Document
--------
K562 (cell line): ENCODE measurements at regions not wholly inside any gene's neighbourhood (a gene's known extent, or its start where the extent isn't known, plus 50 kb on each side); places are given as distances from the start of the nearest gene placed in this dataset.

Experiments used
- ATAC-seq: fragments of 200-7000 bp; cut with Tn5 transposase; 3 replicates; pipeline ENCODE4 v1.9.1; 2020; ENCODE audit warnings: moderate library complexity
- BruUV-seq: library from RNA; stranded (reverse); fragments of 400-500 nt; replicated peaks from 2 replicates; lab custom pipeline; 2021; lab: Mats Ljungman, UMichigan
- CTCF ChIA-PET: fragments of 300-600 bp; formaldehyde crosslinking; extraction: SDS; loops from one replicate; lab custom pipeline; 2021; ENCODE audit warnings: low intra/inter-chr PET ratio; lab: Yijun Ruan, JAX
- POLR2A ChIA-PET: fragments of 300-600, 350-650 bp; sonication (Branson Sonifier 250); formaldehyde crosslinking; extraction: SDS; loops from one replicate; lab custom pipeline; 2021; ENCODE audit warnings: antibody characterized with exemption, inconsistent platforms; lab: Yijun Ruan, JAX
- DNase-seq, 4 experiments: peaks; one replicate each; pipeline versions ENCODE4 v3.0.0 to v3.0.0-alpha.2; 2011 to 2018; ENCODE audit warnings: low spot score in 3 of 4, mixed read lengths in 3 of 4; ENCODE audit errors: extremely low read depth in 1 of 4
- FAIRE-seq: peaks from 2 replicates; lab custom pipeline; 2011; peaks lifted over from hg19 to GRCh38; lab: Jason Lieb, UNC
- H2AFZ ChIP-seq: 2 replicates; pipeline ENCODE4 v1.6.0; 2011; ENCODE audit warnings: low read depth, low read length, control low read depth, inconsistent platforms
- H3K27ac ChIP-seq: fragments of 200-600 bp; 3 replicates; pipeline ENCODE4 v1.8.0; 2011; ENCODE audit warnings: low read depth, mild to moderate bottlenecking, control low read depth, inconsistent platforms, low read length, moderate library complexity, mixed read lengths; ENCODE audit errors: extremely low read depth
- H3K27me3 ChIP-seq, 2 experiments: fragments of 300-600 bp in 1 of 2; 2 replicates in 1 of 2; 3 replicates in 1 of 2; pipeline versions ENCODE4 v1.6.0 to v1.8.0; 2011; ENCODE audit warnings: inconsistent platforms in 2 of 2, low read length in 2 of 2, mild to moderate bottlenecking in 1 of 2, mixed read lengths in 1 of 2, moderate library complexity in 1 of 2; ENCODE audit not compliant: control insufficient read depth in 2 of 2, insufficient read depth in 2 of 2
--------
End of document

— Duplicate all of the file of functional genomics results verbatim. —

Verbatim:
K562 (cell line): ENCODE measurements at regions not wholly inside any gene's neighbourhood (a gene's known extent, or its start where the extent isn't known, plus 50 kb on each side); places are given as distances from the start of the nearest gene placed in this dataset.

Experiments used
- ATAC-seq: fragments of 200-7000 bp; cut with Tn5 transposase; 3 replicates; pipeline ENCODE4 v1.9.1; 2020; ENCODE audit warnings: moderate library complexity
- BruUV-seq: library from RNA; stranded (reverse); fragments of 400-500 nt; replicated peaks from 2 replicates; lab custom pipeline; 2021; lab: Mats Ljungman, UMichigan
- CTCF ChIA-PET: fragments of 300-600 bp; formaldehyde crosslinking; extraction: SDS; loops from one replicate; lab custom pipeline; 2021; ENCODE audit warnings: low intra/inter-chr PET ratio; lab: Yijun Ruan, JAX
- POLR2A ChIA-PET: fragments of 300-600, 350-650 bp; sonication (Branson Sonifier 250); formaldehyde crosslinking; extraction: SDS; loops from one replicate; lab custom pipeline; 2021; ENCODE audit warnings: antibody characterized with exemption, inconsistent platforms; lab: Yijun Ruan, JAX
- DNase-seq, 4 experiments: peaks; one replicate each; pipeline versions ENCODE4 v3.0.0 to v3.0.0-alpha.2; 2011 to 2018; ENCODE audit warnings: low spot score in 3 of 4, mixed read lengths in 3 of 4; ENCODE audit errors: extremely low read depth in 1 of 4
- FAIRE-seq: peaks from 2 replicates; lab custom pipeline; 2011; peaks lifted over from hg19 to GRCh38; lab: Jason Lieb, UNC
- H2AFZ ChIP-seq: 2 replicates; pipeline ENCODE4 v1.6.0; 2011; ENCODE audit warnings: low read depth, low read length, control low read depth, inconsistent platforms
- H3K27ac ChIP-seq: fragments of 200-600 bp; 3 replicates; pipeline ENCODE4 v1.8.0; 2011; ENCODE audit warnings: low read depth, mild to moderate bottlenecking, control low read depth, inconsistent platforms, low read length, moderate library complexity, mixed read lengths; ENCODE audit errors: extremely low read depth
- H3K27me3 ChIP-seq, 2 experiments: fragments of 300-600 bp in 1 of 2; 2 replicates in 1 of 2; 3 replicates in 1 of 2; pipeline versions ENCODE4 v1.6.0 to v1.8.0; 2011; ENCODE audit warnings: inconsistent platforms in 2 of 2, low read length in 2 of 2, mild to moderate bottlenecking in 1 of 2, mixed read lengths in 1 of 2, moderate library complexity in 1 of 2; ENCODE audit not compliant: control insufficient read depth in 2 of 2, insufficient read depth in 2 of 2